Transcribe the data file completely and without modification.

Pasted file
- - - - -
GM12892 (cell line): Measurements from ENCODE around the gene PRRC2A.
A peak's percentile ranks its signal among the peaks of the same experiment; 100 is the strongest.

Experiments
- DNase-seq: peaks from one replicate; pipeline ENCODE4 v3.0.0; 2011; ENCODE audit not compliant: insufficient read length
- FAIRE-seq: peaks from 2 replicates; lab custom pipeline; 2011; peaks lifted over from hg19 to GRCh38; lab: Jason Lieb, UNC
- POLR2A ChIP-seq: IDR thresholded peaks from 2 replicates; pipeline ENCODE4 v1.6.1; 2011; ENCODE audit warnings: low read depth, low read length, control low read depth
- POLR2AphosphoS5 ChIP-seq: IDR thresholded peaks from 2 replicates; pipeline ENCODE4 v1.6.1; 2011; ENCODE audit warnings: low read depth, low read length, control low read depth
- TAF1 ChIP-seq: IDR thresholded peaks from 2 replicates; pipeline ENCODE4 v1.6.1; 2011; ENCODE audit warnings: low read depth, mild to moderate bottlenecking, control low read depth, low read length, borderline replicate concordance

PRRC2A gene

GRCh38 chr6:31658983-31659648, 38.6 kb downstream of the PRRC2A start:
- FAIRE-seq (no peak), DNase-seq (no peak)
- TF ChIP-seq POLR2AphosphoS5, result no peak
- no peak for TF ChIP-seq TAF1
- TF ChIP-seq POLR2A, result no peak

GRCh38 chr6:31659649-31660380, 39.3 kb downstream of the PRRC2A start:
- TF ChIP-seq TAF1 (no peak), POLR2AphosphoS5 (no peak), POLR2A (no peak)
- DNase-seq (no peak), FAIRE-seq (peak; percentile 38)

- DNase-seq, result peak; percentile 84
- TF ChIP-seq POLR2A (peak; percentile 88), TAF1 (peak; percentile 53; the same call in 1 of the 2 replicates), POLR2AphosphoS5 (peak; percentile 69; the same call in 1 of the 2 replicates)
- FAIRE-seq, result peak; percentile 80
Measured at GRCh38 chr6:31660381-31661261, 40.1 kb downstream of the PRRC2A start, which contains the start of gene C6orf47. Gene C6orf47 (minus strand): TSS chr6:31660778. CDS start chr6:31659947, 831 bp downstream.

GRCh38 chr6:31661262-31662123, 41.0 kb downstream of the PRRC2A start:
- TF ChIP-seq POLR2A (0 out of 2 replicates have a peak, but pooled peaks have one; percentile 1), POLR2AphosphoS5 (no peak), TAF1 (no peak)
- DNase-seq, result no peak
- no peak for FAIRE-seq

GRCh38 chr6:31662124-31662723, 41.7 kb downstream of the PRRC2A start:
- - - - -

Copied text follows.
GM12892 (cell line): Measurements from ENCODE around the gene PRRC2A.
A peak's percentile ranks its signal among the peaks of the same experiment; 100 is the strongest.

Experiments
- DNase-seq: peaks from one replicate; pipeline ENCODE4 v3.0.0; 2011; ENCODE audit not compliant: insufficient read length
- FAIRE-seq: peaks from 2 replicates; lab custom pipeline; 2011; peaks lifted over from hg19 to GRCh38; lab: Jason Lieb, UNC
- POLR2A ChIP-seq: IDR thresholded peaks from 2 replicates; pipeline ENCODE4 v1.6.1; 2011; ENCODE audit warnings: low read depth, low read length, control low read depth
- POLR2AphosphoS5 ChIP-seq: IDR thresholded peaks from 2 replicates; pipeline ENCODE4 v1.6.1; 2011; ENCODE audit warnings: low read depth, low read length, control low read depth
- TAF1 ChIP-seq: IDR thresholded peaks from 2 replicates; pipeline ENCODE4 v1.6.1; 2011; ENCODE audit warnings: low read depth, mild to moderate bottlenecking, control low read depth, low read length, borderline replicate concordance

PRRC2A gene

GRCh38 chr6:31658983-31659648, 38.6 kb downstream of the PRRC2A start:
- FAIRE-seq (no peak), DNase-seq (no peak)
- TF ChIP-seq POLR2AphosphoS5, result no peak
- no peak for TF ChIP-seq TAF1
- TF ChIP-seq POLR2A, result no peak

GRCh38 chr6:31659649-31660380, 39.3 kb downstream of the PRRC2A start:
- TF ChIP-seq TAF1 (no peak), POLR2AphosphoS5 (no peak), POLR2A (no peak)
- DNase-seq (no peak), FAIRE-seq (peak; percentile 38)

- DNase-seq, result peak; percentile 84
- TF ChIP-seq POLR2A (peak; percentile 88), TAF1 (peak; percentile 53; the same call in 1 of the 2 replicates), POLR2AphosphoS5 (peak; percentile 69; the same call in 1 of the 2 replicates)
- FAIRE-seq, result peak; percentile 80
Measured at GRCh38 chr6:31660381-31661261, 40.1 kb downstream of the PRRC2A start, which contains the start of gene C6orf47. Gene C6orf47 (minus strand): TSS chr6:31660778. CDS start chr6:31659947, 831 bp downstream.

GRCh38 chr6:31661262-31662123, 41.0 kb downstream of the PRRC2A start:
- TF ChIP-seq POLR2A (0 out of 2 replicates have a peak, but pooled peaks have one; percentile 1), POLR2AphosphoS5 (no peak), TAF1 (no peak)
- DNase-seq, result no peak
- no peak for FAIRE-seq

GRCh38 chr6:31662124-31662723, 41.7 kb downstream of the PRRC2A start: